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4 September 2017 11:10 AM - edited 5 September 2017 09:24 AM
Thanks for your question!
Under new legislation passed last year, if you're in Australia on a visa subclass 414 or 462, you can't elect to be a resident for tax purposes, but this may change if you change visa types. @Tracey74's right about the working holiday maker visa tax rates, and it's definitely worthwhile checking out the "Am I a resident for tax purposes?" infomration once your new visa comes through.
Check out our tax rates for residents to get a better idea of what may change if you become a resident for tax purposes. If your application is successful and you do become a tax resident, you'll also need to let your employer know by giving them an updated withholdign declaration form so they can update their payroll detials.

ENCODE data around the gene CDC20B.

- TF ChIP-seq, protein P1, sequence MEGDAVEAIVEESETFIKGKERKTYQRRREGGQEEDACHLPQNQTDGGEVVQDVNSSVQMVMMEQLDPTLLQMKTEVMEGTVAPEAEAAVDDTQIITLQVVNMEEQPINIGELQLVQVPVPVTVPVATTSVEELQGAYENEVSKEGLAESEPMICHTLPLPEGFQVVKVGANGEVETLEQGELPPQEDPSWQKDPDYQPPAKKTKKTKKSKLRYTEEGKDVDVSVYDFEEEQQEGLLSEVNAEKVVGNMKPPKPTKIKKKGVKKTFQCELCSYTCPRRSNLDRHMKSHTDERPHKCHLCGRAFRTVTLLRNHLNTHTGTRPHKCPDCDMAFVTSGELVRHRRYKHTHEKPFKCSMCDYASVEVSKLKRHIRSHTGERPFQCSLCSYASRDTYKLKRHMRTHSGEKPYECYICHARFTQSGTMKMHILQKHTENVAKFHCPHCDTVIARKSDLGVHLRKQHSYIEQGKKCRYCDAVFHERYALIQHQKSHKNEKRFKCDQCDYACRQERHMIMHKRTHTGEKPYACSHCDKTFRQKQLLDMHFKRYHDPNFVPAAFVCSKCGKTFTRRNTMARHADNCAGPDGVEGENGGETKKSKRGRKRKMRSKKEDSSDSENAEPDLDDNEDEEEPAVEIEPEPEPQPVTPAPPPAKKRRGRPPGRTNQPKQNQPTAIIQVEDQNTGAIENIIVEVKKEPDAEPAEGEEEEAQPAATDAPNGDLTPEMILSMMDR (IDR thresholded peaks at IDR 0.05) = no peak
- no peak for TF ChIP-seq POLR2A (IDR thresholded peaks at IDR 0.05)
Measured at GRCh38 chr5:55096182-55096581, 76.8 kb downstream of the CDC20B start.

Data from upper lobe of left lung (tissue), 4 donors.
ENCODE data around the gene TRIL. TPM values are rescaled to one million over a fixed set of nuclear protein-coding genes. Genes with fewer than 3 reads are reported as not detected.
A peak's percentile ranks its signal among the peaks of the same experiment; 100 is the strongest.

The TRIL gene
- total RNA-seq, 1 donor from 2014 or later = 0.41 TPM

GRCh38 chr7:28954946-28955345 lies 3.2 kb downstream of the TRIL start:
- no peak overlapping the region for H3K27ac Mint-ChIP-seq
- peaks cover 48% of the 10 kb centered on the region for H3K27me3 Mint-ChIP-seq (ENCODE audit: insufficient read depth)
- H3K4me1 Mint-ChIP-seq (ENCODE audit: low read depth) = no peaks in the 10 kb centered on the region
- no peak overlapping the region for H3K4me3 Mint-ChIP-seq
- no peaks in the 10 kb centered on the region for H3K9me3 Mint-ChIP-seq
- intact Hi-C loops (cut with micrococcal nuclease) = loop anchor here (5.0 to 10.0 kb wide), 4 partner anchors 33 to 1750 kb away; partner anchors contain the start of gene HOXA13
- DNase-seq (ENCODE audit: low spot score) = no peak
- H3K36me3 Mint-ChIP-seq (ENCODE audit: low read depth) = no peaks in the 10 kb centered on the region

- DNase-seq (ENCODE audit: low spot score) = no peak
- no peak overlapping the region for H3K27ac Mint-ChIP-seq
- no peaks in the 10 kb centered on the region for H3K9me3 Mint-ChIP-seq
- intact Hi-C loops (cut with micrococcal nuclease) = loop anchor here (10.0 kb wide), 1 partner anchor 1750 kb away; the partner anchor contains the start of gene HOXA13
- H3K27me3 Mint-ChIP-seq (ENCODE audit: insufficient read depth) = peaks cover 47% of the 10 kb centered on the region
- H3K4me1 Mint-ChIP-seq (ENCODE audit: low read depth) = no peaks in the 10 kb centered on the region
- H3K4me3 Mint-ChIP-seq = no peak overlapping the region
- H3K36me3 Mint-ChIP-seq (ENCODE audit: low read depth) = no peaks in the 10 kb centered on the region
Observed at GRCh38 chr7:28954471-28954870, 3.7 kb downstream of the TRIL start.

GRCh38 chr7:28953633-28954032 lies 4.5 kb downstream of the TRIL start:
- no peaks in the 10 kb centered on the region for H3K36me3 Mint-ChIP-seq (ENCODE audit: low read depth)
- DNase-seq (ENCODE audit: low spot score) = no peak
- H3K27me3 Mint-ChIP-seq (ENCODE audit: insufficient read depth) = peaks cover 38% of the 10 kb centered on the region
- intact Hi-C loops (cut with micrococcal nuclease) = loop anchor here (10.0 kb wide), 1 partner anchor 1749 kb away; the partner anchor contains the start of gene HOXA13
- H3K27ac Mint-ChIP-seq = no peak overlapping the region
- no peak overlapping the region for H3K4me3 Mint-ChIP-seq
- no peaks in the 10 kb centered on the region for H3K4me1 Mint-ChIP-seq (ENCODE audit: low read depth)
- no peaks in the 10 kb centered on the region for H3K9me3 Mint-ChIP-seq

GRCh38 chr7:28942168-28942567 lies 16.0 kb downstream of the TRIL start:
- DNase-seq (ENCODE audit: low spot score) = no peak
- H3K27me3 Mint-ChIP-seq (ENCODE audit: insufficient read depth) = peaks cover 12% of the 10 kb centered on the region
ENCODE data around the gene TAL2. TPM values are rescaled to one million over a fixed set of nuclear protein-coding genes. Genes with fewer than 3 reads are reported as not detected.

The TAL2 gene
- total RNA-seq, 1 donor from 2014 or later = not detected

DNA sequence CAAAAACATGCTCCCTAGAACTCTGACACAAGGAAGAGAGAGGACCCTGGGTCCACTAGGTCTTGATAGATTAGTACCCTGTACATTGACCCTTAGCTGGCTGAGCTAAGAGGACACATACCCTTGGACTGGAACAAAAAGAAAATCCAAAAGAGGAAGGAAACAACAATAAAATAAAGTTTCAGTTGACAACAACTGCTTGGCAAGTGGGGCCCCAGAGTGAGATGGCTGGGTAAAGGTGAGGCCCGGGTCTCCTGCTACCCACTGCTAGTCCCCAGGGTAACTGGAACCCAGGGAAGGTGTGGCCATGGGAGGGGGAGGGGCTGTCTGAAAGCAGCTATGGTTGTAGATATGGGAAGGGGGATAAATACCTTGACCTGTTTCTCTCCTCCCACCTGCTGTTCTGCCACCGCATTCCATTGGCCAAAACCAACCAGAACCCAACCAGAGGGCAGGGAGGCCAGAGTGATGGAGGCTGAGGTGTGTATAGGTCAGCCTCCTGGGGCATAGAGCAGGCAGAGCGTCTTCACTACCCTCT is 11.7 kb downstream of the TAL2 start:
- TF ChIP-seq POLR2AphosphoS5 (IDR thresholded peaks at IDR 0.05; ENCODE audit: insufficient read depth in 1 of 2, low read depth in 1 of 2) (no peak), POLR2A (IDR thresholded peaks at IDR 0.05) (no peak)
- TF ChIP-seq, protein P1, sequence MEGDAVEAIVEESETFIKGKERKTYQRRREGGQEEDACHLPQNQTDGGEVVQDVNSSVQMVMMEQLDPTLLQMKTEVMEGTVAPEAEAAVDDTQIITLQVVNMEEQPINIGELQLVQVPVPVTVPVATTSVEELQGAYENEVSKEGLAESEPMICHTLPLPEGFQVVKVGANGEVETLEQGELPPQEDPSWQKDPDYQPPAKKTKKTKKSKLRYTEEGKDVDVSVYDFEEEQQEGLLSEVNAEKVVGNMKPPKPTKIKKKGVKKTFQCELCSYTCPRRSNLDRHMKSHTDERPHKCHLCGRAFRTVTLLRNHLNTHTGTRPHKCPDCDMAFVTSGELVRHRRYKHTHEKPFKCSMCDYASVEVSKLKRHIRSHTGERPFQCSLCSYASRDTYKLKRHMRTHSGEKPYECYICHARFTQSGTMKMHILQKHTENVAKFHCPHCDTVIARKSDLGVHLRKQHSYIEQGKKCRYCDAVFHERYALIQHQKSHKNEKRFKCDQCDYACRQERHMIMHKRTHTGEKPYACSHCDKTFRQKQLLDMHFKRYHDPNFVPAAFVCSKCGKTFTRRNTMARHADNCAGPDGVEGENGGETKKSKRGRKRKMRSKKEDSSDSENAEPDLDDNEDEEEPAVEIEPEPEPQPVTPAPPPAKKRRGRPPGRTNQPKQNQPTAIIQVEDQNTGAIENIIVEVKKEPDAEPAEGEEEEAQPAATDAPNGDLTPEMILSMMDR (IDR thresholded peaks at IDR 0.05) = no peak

Hope this helps.
4 September 2017 05:16 PM - edited 8 September 2017 01:51 AM
If you apply for a de-facto visa and receive a bridging visa, working holiday maker tax rates effective as of 1/1/2017 won't apply to you. @JodieH is incorrect in saying people on visa subclass 417 or 462 can’t elect to be a resident for tax purposes.
One Stop tax
Tax Return and Taxback Specialist
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